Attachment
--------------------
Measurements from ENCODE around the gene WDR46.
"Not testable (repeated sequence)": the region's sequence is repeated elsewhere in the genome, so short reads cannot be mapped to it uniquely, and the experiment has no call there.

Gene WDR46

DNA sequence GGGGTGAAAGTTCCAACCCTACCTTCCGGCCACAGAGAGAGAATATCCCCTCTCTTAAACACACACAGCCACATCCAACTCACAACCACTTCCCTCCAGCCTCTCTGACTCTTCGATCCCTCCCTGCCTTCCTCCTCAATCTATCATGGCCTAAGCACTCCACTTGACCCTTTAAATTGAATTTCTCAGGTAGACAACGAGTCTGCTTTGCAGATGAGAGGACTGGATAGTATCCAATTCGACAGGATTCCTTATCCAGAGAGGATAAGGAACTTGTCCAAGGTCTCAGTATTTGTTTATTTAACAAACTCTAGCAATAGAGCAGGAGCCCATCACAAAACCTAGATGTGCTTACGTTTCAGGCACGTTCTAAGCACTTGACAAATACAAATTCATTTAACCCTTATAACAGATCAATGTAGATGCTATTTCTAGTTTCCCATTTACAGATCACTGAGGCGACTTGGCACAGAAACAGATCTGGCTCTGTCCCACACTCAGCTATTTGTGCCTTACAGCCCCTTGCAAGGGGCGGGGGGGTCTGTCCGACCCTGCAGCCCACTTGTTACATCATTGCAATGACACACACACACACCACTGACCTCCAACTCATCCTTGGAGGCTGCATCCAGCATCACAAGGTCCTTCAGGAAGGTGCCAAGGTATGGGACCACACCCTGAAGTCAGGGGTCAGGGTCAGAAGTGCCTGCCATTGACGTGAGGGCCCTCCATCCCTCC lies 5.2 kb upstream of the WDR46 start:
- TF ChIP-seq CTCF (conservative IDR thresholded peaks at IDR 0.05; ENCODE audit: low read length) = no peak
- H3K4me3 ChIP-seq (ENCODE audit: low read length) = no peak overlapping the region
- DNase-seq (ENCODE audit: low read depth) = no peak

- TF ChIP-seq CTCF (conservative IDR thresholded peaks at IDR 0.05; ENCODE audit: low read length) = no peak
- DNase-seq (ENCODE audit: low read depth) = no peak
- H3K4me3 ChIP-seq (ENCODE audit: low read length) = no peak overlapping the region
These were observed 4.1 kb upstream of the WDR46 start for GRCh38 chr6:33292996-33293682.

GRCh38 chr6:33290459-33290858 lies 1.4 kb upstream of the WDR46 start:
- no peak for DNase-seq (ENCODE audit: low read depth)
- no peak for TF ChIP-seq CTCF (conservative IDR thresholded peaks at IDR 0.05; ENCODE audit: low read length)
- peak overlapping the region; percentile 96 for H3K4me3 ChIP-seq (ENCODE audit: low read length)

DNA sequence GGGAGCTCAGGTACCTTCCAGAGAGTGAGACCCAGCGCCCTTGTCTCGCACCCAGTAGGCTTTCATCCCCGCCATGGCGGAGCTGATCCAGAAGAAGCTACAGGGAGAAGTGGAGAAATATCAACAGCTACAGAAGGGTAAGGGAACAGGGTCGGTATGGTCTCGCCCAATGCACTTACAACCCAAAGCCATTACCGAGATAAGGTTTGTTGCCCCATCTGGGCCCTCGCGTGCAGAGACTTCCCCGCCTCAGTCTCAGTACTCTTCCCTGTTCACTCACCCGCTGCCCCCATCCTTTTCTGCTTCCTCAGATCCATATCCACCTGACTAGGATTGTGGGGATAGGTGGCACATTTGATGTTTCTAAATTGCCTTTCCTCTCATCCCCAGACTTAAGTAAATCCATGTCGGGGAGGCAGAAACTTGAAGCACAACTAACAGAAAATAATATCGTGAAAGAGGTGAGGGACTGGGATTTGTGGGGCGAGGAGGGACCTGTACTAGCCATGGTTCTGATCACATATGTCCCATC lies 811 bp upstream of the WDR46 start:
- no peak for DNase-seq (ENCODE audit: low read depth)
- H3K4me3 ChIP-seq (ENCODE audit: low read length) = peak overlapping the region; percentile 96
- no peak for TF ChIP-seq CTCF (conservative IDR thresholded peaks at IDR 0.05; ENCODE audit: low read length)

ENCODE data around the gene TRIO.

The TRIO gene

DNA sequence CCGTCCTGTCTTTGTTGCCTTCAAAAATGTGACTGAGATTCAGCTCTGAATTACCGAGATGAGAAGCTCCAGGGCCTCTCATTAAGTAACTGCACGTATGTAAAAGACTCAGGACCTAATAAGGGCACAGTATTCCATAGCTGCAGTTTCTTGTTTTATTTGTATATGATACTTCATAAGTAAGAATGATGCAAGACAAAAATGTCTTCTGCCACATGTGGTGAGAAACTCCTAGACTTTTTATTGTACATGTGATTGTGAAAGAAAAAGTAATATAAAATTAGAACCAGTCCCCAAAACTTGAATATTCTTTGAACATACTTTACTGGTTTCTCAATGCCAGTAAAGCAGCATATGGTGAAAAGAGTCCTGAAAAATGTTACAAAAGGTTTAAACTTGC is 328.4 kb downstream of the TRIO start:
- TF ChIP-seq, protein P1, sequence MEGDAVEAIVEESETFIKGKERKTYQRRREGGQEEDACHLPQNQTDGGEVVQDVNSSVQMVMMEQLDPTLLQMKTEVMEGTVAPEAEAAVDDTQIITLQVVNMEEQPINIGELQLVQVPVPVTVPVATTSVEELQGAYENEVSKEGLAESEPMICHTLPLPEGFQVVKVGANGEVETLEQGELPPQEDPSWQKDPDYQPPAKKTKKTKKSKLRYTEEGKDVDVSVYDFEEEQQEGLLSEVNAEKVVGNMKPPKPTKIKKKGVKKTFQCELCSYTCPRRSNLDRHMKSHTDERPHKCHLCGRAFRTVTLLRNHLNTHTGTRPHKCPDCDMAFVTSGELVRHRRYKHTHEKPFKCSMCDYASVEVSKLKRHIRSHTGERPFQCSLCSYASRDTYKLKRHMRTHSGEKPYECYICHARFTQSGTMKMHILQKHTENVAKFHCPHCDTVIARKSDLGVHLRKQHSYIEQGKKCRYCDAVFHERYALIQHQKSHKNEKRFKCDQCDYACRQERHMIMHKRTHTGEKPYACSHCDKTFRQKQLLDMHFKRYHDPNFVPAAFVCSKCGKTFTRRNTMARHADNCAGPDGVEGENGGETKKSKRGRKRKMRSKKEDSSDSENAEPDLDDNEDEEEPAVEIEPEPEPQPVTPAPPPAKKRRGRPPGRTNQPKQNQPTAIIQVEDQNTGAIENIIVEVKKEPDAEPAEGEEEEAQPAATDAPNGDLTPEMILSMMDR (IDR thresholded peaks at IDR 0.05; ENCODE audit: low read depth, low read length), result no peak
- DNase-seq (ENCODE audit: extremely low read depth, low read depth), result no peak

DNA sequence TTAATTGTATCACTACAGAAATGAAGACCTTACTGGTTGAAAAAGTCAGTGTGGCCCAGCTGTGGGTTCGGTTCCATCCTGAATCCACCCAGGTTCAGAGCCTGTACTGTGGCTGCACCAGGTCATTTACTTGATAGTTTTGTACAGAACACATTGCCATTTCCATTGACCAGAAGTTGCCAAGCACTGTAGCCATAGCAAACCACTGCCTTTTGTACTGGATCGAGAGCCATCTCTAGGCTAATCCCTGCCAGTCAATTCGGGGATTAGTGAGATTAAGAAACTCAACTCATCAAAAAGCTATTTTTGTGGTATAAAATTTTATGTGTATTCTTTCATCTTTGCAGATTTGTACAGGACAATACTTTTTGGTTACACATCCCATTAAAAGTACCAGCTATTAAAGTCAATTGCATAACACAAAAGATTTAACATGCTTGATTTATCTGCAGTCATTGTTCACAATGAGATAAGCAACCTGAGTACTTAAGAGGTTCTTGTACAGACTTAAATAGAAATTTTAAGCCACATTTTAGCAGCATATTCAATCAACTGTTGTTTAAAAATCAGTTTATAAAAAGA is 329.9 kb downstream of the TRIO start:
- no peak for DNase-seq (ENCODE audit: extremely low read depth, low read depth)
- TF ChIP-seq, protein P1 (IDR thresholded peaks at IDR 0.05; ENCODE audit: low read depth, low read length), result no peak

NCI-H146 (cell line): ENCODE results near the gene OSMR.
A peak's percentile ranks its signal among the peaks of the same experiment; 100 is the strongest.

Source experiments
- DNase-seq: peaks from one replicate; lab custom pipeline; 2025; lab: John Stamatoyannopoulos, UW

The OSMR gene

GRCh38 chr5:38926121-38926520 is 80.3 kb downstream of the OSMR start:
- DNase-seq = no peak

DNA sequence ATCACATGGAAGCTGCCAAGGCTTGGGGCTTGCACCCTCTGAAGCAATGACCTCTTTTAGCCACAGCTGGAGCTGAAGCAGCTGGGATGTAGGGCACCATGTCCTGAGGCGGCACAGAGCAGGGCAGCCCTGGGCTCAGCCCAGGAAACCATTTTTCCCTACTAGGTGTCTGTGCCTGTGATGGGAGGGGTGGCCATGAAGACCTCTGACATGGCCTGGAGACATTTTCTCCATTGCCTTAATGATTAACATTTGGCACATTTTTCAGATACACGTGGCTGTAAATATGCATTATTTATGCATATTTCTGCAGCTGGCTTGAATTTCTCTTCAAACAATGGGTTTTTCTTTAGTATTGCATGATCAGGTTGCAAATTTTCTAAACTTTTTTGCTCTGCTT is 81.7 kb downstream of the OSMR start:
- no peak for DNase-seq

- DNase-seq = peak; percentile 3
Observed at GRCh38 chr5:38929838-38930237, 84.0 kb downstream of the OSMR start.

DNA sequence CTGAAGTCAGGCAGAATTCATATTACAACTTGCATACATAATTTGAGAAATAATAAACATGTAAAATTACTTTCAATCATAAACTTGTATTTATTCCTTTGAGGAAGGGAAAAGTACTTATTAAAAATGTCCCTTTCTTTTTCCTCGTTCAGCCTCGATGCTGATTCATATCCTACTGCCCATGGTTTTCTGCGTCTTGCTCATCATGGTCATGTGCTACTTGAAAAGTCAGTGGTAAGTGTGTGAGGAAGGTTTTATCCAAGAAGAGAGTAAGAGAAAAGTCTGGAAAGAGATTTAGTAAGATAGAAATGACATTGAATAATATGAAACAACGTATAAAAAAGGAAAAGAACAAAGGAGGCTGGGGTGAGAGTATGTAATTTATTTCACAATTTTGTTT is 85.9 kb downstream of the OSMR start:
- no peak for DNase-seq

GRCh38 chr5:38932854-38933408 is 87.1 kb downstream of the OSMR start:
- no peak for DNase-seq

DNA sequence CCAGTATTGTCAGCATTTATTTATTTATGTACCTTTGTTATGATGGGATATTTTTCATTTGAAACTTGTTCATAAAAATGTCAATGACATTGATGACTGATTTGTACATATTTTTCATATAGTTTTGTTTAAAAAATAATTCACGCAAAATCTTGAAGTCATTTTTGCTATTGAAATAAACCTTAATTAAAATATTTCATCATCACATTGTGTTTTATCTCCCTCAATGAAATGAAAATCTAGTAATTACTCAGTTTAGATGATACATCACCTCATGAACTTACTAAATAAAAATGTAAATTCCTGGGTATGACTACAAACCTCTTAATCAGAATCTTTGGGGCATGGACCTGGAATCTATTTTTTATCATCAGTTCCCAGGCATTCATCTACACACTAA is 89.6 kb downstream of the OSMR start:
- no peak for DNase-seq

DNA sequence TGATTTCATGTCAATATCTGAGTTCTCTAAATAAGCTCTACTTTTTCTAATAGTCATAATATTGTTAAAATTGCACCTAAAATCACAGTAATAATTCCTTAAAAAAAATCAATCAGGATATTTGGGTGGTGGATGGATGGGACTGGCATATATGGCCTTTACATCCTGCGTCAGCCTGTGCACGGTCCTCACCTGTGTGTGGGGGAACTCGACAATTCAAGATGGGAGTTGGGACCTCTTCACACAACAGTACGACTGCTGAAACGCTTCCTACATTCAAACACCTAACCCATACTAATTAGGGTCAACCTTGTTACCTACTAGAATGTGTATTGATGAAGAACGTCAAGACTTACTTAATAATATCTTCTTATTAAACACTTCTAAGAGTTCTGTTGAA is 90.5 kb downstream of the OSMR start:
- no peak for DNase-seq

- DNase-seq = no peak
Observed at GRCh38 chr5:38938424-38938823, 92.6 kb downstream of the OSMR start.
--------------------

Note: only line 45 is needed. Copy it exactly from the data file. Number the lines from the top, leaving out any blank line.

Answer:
DNA sequence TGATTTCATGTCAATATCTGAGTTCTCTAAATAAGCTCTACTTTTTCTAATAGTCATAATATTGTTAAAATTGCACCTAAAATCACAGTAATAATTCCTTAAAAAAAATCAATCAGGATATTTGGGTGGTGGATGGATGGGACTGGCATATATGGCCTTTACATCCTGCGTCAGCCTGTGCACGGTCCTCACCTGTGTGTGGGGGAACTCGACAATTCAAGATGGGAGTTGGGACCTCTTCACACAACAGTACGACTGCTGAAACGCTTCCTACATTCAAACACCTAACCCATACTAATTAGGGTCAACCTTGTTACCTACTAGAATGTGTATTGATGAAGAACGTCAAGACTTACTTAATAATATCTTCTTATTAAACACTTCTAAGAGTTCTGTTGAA is 90.5 kb downstream of the OSMR start: